With over a year of 3D-printing and only a hand full of failed prints, I can honestly say my Lulzbot Mini 3D printer is a reliable piece of hardware. But after a recent failure, it turned out my printer needed some extra love.
During the failed print, the printed had some problems feeding the filament thru the extruder. The hobbed bolt had eaten a large chunk of my filament and therefore it needed some cleaning. During the cleaning process, it became clear what caused the issue. The extruder body is a 3D part en started to delaminate. Because of this the filament couldn’t be pressed against the hobbed bolt, resulting in the failed print.
Even though the warranty of my printer is long gone, I reached out to Lulzbot support and received a reply within half an hour. They offered me to repair my printer or send me a replacement part so that I could repair the printer myself. Honestly, I was presently surprised witch such a swift an helpful answer.
But if you ever reached out to these guys, You probably know this wasn’t an exception. This is one of the reasons I highly recommend the Lulzbot printers. (And no, this is not a sponsored post.)
Less then 48 hours later, I received a package in the mail. All the way from the United Stated of America (The country that was saved from Aliens by Will Smith on this very day) to my doorstep in the United Country of Wooden Shoes and Windmills.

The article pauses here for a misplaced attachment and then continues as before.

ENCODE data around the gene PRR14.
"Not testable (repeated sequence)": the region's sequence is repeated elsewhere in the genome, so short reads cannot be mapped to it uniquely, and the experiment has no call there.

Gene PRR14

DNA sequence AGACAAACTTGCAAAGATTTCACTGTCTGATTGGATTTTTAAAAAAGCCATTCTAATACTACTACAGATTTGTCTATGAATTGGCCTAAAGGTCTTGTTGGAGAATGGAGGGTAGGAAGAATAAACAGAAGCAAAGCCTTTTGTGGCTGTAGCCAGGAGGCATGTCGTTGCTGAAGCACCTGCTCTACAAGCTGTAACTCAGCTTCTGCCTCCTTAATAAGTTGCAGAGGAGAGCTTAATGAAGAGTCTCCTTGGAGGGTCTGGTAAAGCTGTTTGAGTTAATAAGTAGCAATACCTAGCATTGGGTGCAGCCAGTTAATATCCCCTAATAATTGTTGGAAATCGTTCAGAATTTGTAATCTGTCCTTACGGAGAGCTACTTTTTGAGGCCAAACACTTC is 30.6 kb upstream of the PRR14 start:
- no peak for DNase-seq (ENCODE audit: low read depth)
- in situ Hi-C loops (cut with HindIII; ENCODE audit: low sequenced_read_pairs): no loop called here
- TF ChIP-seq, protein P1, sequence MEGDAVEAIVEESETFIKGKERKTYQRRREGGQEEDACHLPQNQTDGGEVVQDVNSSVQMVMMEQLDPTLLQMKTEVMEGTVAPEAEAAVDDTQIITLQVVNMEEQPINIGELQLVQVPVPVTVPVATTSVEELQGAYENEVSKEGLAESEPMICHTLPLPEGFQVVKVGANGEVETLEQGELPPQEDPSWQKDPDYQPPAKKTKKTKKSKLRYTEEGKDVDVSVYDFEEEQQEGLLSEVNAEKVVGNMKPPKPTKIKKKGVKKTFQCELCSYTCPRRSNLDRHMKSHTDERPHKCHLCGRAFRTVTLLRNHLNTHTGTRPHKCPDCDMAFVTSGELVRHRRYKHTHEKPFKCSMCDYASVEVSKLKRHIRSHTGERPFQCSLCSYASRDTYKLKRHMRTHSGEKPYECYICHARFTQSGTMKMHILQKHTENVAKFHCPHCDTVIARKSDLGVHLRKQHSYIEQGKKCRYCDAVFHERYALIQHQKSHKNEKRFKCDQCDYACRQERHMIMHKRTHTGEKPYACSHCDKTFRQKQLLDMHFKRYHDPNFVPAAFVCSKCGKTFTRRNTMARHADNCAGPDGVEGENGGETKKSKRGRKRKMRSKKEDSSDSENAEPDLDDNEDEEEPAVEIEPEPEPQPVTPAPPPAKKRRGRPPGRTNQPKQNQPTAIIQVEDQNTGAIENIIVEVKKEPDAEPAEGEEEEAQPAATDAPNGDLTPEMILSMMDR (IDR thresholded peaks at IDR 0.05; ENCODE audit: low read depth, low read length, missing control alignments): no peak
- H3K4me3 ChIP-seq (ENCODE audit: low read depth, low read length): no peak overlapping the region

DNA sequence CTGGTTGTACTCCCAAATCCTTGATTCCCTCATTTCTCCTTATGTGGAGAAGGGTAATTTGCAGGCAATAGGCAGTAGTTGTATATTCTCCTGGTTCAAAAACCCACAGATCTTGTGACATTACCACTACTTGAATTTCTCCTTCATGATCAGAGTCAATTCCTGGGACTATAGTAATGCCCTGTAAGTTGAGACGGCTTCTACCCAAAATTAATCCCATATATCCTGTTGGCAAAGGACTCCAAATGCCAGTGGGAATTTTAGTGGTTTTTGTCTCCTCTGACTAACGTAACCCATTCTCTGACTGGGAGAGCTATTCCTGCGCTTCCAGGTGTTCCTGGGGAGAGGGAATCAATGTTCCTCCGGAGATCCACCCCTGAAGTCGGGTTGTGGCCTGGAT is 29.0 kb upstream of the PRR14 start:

The packed contained the necessary replacement part. A 3D-printed extruder body. Of course I could have printed the part myself … If my printer wasn’t broken. And yes, I do have the 3d model for this. Provided by Lulzbot, since the Lulzbot if fully open hardware.
With the replacement part ready, it was time to start the repair work. Luckily Lulzbot provided an extensive guide on how to do this. Which starts of with unmounting the extruder.
A lot of screws and bolts later, I’m almost down to the part I need to replace. A great way to get to know your printer better.
And there we are. Down to the damaged part. An even though it doesn’t look very damaged, it sure has a enormous impact on the print results.
Since the part is made from ABS I might try to chemical weld the damaged part back together. This way I always have a spare part. (Or I could just print some extra spare parts upfront …)
And after taking all the same steps in the reversed order, my printer was ready to rock again!
Extremely fulfilling to see a nice piece of design appearing on your built plate. Especially if it is a part requested by my dad. The one person that got me into tinkering! :)